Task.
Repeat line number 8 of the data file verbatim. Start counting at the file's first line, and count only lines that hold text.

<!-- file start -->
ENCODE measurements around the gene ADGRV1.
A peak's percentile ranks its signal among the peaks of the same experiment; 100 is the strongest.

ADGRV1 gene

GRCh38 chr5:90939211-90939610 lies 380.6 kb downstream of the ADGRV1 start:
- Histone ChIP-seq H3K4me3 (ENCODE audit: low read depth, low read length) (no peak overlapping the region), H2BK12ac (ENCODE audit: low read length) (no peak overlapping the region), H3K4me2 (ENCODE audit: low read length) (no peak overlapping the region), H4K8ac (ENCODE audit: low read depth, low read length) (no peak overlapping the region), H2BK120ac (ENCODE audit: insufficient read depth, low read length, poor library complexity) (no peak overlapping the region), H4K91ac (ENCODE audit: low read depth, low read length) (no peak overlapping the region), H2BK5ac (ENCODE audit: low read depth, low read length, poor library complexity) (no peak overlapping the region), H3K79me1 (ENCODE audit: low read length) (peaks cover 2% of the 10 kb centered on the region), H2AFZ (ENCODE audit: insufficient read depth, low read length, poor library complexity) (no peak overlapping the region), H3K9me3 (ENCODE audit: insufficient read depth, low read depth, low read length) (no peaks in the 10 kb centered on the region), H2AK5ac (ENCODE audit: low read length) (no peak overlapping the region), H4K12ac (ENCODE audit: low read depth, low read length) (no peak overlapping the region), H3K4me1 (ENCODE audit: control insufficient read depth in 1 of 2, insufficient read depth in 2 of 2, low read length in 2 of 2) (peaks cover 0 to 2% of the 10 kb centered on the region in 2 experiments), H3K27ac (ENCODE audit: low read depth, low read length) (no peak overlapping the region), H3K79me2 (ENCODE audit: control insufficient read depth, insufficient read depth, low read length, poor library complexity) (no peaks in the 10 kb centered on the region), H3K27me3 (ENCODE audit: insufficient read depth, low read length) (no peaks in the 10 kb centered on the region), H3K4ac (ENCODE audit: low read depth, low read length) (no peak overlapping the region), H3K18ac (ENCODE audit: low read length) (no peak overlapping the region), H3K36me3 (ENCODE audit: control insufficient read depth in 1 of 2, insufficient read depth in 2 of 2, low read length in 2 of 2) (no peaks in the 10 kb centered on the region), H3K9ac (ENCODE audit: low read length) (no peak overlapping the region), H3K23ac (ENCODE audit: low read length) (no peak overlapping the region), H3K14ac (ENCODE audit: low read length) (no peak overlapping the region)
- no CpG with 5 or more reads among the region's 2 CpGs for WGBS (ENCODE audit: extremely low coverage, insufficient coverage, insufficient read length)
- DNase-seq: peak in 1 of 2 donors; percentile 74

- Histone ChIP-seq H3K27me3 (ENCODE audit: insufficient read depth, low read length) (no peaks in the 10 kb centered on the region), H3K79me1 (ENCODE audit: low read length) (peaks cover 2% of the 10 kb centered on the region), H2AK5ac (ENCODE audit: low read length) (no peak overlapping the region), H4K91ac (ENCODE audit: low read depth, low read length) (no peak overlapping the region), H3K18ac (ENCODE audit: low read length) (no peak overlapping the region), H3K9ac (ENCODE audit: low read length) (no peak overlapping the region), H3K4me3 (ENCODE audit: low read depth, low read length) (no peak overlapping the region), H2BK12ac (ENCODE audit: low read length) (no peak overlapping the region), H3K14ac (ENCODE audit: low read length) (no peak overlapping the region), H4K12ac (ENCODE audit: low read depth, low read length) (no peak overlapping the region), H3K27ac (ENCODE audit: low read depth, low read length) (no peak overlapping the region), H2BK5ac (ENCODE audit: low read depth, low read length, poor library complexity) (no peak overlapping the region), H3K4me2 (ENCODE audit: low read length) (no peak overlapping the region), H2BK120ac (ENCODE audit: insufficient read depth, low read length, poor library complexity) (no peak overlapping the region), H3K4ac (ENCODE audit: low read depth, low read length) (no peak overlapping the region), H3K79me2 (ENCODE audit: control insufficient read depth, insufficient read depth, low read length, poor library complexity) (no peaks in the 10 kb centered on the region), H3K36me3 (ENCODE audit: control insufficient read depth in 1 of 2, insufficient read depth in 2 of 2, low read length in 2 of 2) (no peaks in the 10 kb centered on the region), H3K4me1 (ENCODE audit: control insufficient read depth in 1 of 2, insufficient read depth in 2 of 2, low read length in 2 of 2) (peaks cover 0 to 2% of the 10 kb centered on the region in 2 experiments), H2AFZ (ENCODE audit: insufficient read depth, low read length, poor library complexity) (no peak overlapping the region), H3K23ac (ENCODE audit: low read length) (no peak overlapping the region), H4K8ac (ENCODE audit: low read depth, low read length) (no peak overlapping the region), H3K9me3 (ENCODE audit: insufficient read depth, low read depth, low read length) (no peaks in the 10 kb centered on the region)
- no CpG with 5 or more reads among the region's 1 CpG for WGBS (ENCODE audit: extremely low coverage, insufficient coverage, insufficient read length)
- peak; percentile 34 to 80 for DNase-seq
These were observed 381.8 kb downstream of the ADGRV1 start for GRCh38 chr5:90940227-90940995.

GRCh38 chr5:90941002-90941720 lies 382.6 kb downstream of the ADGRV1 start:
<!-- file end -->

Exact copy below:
- Histone ChIP-seq H3K27me3 (ENCODE audit: insufficient read depth, low read length) (no peaks in the 10 kb centered on the region), H3K79me1 (ENCODE audit: low read length) (peaks cover 2% of the 10 kb centered on the region), H2AK5ac (ENCODE audit: low read length) (no peak overlapping the region), H4K91ac (ENCODE audit: low read depth, low read length) (no peak overlapping the region), H3K18ac (ENCODE audit: low read length) (no peak overlapping the region), H3K9ac (ENCODE audit: low read length) (no peak overlapping the region), H3K4me3 (ENCODE audit: low read depth, low read length) (no peak overlapping the region), H2BK12ac (ENCODE audit: low read length) (no peak overlapping the region), H3K14ac (ENCODE audit: low read length) (no peak overlapping the region), H4K12ac (ENCODE audit: low read depth, low read length) (no peak overlapping the region), H3K27ac (ENCODE audit: low read depth, low read length) (no peak overlapping the region), H2BK5ac (ENCODE audit: low read depth, low read length, poor library complexity) (no peak overlapping the region), H3K4me2 (ENCODE audit: low read length) (no peak overlapping the region), H2BK120ac (ENCODE audit: insufficient read depth, low read length, poor library complexity) (no peak overlapping the region), H3K4ac (ENCODE audit: low read depth, low read length) (no peak overlapping the region), H3K79me2 (ENCODE audit: control insufficient read depth, insufficient read depth, low read length, poor library complexity) (no peaks in the 10 kb centered on the region), H3K36me3 (ENCODE audit: control insufficient read depth in 1 of 2, insufficient read depth in 2 of 2, low read length in 2 of 2) (no peaks in the 10 kb centered on the region), H3K4me1 (ENCODE audit: control insufficient read depth in 1 of 2, insufficient read depth in 2 of 2, low read length in 2 of 2) (peaks cover 0 to 2% of the 10 kb centered on the region in 2 experiments), H2AFZ (ENCODE audit: insufficient read depth, low read length, poor library complexity) (no peak overlapping the region), H3K23ac (ENCODE audit: low read length) (no peak overlapping the region), H4K8ac (ENCODE audit: low read depth, low read length) (no peak overlapping the region), H3K9me3 (ENCODE audit: insufficient read depth, low read depth, low read length) (no peaks in the 10 kb centered on the region)